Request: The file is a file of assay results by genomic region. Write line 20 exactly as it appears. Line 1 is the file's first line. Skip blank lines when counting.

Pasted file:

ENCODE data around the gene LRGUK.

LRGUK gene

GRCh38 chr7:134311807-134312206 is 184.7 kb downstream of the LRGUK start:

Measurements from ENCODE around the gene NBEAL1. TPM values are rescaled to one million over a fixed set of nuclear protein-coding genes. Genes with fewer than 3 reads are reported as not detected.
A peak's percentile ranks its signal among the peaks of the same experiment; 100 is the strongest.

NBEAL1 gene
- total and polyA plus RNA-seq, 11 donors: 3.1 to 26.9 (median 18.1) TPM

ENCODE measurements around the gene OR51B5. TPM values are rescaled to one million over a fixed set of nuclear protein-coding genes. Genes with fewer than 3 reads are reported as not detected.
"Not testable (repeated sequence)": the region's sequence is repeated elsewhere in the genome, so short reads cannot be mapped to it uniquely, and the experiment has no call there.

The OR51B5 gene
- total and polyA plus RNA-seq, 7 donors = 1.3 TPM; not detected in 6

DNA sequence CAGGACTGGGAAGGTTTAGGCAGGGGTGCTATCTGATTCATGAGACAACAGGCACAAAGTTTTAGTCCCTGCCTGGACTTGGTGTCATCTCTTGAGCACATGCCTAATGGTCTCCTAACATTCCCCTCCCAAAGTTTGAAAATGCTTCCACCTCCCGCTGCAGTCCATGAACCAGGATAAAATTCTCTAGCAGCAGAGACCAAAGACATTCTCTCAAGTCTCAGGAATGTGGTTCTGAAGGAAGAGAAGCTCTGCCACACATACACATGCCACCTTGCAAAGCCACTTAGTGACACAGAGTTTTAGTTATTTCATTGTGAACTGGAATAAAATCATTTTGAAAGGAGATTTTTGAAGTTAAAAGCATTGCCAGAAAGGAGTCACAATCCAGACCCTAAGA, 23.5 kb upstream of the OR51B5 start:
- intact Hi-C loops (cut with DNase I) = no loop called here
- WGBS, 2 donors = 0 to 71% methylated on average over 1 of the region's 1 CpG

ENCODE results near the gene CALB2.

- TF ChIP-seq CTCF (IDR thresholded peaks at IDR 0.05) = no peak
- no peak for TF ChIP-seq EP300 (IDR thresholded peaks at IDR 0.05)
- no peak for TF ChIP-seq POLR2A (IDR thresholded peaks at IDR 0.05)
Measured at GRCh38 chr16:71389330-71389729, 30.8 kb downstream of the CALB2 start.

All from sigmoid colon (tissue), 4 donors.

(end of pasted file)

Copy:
All from sigmoid colon (tissue), 4 donors.